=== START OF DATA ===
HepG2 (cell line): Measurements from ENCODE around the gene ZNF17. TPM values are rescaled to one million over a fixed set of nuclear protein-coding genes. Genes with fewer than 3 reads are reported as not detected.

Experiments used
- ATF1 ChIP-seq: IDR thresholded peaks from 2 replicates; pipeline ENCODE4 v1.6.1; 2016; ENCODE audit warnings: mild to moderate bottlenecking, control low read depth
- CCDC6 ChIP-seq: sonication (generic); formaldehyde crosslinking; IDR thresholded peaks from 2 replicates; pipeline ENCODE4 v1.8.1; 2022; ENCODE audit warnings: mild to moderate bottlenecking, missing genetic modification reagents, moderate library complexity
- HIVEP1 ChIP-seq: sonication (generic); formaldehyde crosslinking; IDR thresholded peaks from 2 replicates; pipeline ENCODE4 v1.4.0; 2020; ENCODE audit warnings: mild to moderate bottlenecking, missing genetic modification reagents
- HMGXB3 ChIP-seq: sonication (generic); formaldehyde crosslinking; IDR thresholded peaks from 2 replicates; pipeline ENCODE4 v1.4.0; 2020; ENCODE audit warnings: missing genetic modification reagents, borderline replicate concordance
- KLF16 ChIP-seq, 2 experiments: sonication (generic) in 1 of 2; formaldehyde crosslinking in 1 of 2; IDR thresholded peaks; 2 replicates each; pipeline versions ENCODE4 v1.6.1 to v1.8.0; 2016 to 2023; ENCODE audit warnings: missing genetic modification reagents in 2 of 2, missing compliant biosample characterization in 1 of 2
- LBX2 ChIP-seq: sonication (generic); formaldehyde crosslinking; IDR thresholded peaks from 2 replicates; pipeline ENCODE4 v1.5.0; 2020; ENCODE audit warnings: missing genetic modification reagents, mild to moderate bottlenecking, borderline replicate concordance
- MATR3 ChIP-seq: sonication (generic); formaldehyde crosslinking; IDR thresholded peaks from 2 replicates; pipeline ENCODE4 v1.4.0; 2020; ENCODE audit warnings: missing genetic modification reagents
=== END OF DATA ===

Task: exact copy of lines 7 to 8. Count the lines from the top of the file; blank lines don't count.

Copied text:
- KLF16 ChIP-seq, 2 experiments: sonication (generic) in 1 of 2; formaldehyde crosslinking in 1 of 2; IDR thresholded peaks; 2 replicates each; pipeline versions ENCODE4 v1.6.1 to v1.8.0; 2016 to 2023; ENCODE audit warnings: missing genetic modification reagents in 2 of 2, missing compliant biosample characterization in 1 of 2
- LBX2 ChIP-seq: sonication (generic); formaldehyde crosslinking; IDR thresholded peaks from 2 replicates; pipeline ENCODE4 v1.5.0; 2020; ENCODE audit warnings: missing genetic modification reagents, mild to moderate bottlenecking, borderline replicate concordance